Abstract concepts are not as powerful as personal experiences. We might be against violence in general, but it isn’t a palpable enemy unless it is happening to us (or did happen to us and we are still processing it), or it happens or happened to someone we love, or to someone right in front of us, whether in person or on a video or in a book. Abstracts do not activate our emotions in the same way.

Those are some things I have noticed as common traits of ‘the enemy’. What else do you notice? This is an exploration. Feel free to check it out for yourself and report back by commenting. (Click on reply at the top of this post.)

HOW TO COME INTO SKILLFUL RELATIONSHIP WITH ‘ENEMIES’

NOTE: If you are in a situation where you are in that moment being threatened, you will do whatever you feel in that moment that you need to do — your flight or flight response will likely kick in and nothing we discuss here will make a bit of difference. However, regular meditation practice will help you to be more mindful and better able to see the situation clearly, and perhaps will have cultivated some compassion that could help to ameliorate certain threatening situations. But street smarts and a call to 911 may be what’s needed. Just sayin’.

But, assuming we are talking about someone or something that is not holding a gun to our heads in this moment, but which satisfy the definition of ‘enemy’ for our purposes here, let’s proceed.

All of this ‘other’ making, this ‘me’ against the world or ‘us’ against ‘them’ thinking, takes a serious toll on our mental and physical health. It depletes our capacity for ease, joy and kindness to ourselves or anyone else. But it isn’t skillful to push these thoughts away or pretend they don’t exist. It is equally unskillful to actively antagonize an external designated enemy. This only adds to their power by fueling it with similar energy. So what are we to do?

Know your enemy
We’ve already made a first step by defining who or what we are perceiving as enemy. We have ruled out anything that’s just an opinion and anything that is abstract. Now we can focus on something that does activate a visceral reaction, that does cause us to feel threatened in some way. We get to know the enemy not to strategize how to defeat them, but in order to understand their true nature and the nature of our own mind.

Here are some ways to come into a more skillful relationship with the enemy or enemies we have named.

Expand awareness
We tend to get caught up in the story or the rant about whatever we perceive to be enemy. We probably don’t even listen to ourselves anymore, we just blather on in a habitual way. But we have a choice. Without pushing the enemy away, we can notice all else that is going on in this moment. We can come into an awareness of our senses — sight, sound, smell, touch, taste.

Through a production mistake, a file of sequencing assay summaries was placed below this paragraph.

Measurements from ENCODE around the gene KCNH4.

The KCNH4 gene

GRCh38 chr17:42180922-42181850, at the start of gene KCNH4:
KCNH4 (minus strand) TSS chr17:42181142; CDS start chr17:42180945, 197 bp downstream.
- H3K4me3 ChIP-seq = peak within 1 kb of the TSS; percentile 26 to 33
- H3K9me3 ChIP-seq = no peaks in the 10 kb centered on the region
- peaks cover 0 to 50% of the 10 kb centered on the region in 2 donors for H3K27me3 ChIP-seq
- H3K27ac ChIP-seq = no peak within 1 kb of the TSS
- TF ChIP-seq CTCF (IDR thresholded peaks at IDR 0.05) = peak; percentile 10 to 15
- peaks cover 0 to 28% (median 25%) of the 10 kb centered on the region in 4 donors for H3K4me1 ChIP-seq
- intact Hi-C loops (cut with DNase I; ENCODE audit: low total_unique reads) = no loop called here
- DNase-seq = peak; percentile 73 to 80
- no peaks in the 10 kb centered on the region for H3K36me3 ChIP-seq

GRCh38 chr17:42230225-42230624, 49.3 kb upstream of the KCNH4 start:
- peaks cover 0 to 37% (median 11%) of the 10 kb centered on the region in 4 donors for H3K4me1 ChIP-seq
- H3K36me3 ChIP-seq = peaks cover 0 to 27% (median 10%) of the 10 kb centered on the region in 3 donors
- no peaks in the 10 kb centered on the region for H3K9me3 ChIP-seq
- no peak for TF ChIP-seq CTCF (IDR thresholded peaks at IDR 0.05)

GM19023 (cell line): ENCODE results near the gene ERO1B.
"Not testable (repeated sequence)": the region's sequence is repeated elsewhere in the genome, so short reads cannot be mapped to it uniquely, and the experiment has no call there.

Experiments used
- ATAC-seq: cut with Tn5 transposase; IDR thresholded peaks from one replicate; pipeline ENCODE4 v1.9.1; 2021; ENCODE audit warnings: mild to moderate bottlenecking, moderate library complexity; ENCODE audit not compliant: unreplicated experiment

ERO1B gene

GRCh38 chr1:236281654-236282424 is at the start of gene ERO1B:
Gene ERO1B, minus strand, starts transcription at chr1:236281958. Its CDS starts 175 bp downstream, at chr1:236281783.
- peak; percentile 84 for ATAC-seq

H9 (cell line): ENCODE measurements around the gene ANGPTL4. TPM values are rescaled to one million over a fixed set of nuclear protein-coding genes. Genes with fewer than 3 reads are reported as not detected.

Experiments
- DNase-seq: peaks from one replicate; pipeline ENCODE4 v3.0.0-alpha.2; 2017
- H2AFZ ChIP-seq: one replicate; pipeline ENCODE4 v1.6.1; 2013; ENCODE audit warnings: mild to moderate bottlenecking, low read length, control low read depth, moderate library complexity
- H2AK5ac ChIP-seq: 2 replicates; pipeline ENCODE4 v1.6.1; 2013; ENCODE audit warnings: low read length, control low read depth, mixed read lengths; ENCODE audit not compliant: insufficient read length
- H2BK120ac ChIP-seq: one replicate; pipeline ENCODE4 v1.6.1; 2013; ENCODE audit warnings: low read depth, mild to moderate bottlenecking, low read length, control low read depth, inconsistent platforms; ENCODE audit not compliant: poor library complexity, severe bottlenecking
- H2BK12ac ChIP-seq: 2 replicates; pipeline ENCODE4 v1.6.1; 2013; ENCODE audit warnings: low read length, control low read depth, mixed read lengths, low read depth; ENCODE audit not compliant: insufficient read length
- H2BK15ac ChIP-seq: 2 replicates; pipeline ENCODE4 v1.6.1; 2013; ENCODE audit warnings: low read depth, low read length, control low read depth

We can notice pleasant sensations also going on right now. The enemy may still be present, but we see that it is just one part of all that is happening in this moment, a slender thread in the whole fabric of being. We can take in all of this moment with gratitude for being alive to experience it, enemy and all.

Interview, inquire, investigate
When we feel up for it, perhaps after meditation, we can invite the enemy into our thoughts for clearer observation and investigation. We can breathe into the discomfort. We can take care of ourselves. We can remind ourselves that the enemy in this moment is just a pattern of thought and emotion. It is safe to look more closely and to do some insightful investigation.
Part of this investigation might be actual fact checking. When we perceive something or someone as ‘enemy’ we might not be able to talk ourselves out of it, but it is worthwhile to know at least whether it is as dangerous as we think. So, for example, if we have a fear of flying, the fact that it is statistically much safer than driving may be little comfort, but it is an important fact to keep handy. Other typical fears — spiders and snakes, for example — can also be aided by discovering their benign and helpful aspects, and perhaps how unlikely it is that we would encounter a dangerous variety in our area. Some things are easier to fact check than others. We need to be sure our sources are reliable, that our enemy is not the product of some random thing read online or the irrational ranting of some pundit with an ax to grind and bills to pay.  We might notice how willing we are to believe someone who reinforces our existing view, and let that be a red flag for us to make further inquiry rather than getting more entrenched in our position which is causing us, and perhaps others, such suffering.

Consider whether the enemy is a projection
We can recognize the possibility that what annoys us about another person is the very thing that we are either suppressing or judging in ourselves, especially if it’s always the same ‘type’ of person who annoys us.

Back when I was too shy to speak my own truth, I found I was often judgmental toward powerful women. ‘Who does she think she is?’ But it was just my own insecurities and my own desire to feel that freedom to speak up that was making enemies of perfectly nice people who were more worthy of admiration than condemnation.

If the ‘enemy’ that you defined is not necessarily powerful, then there’s an even stronger reason to look at the idea of projection. Perhaps you’re annoyed by people who are virtually powerless. Then what part of you feels powerless? This is not an accusatory investigation. We inquire with respect and kindness.